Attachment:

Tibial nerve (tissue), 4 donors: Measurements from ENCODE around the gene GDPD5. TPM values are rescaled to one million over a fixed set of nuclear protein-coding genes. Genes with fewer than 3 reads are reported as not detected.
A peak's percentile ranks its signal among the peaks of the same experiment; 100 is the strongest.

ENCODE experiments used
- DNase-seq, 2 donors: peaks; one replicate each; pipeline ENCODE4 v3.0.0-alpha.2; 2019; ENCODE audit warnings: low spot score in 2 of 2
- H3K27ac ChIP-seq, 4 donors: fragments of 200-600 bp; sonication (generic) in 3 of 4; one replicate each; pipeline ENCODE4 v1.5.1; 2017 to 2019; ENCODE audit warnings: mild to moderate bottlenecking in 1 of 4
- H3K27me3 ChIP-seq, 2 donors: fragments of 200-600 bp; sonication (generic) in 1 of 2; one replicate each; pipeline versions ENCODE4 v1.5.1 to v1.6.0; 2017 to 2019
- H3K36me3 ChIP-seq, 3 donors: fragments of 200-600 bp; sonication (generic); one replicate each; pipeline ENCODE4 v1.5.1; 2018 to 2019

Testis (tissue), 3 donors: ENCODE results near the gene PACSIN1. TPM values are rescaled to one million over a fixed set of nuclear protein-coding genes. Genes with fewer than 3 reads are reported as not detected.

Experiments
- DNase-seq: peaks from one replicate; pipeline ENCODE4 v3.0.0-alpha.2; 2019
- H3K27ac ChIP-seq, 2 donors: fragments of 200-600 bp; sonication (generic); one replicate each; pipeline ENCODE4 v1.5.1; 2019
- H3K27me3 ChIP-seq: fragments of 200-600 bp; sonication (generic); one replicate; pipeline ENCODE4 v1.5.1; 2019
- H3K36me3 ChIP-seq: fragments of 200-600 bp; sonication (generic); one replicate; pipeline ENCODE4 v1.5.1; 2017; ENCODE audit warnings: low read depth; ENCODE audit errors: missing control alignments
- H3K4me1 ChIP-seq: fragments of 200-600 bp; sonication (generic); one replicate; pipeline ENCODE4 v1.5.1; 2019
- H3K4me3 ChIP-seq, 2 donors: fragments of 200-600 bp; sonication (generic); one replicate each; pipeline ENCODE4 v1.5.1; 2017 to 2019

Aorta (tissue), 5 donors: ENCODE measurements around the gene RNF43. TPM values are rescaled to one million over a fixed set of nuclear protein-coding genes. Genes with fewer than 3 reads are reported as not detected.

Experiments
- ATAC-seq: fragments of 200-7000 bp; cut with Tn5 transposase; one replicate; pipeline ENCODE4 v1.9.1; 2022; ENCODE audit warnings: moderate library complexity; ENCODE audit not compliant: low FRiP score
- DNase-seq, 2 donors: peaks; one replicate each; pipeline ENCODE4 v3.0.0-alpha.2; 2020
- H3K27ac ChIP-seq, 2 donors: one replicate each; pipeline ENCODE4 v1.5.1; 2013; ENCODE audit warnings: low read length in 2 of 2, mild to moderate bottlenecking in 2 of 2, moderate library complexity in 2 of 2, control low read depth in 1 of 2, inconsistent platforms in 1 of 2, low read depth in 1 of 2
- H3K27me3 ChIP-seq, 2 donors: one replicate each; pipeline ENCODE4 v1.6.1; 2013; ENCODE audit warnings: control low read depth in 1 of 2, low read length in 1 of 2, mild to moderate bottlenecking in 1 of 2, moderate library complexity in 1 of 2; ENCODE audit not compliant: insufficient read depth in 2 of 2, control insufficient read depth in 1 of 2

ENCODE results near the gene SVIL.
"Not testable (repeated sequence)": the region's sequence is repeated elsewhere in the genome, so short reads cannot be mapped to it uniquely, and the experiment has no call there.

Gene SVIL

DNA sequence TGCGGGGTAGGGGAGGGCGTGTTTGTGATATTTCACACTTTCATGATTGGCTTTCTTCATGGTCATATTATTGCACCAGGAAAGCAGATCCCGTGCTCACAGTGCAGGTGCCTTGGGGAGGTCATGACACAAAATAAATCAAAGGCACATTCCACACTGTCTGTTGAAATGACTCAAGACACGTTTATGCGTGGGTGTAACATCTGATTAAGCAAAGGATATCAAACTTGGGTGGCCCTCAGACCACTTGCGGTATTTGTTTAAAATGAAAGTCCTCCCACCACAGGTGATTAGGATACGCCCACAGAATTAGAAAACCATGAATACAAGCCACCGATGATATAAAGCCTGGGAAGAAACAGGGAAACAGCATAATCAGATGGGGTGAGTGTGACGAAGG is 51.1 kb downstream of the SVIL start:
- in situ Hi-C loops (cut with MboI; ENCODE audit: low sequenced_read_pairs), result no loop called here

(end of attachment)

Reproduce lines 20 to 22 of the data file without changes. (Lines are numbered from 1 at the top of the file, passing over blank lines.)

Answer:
- H3K27ac ChIP-seq, 2 donors: one replicate each; pipeline ENCODE4 v1.5.1; 2013; ENCODE audit warnings: low read length in 2 of 2, mild to moderate bottlenecking in 2 of 2, moderate library complexity in 2 of 2, control low read depth in 1 of 2, inconsistent platforms in 1 of 2, low read depth in 1 of 2
- H3K27me3 ChIP-seq, 2 donors: one replicate each; pipeline ENCODE4 v1.6.1; 2013; ENCODE audit warnings: control low read depth in 1 of 2, low read length in 1 of 2, mild to moderate bottlenecking in 1 of 2, moderate library complexity in 1 of 2; ENCODE audit not compliant: insufficient read depth in 2 of 2, control insufficient read depth in 1 of 2

ENCODE results near the gene SVIL.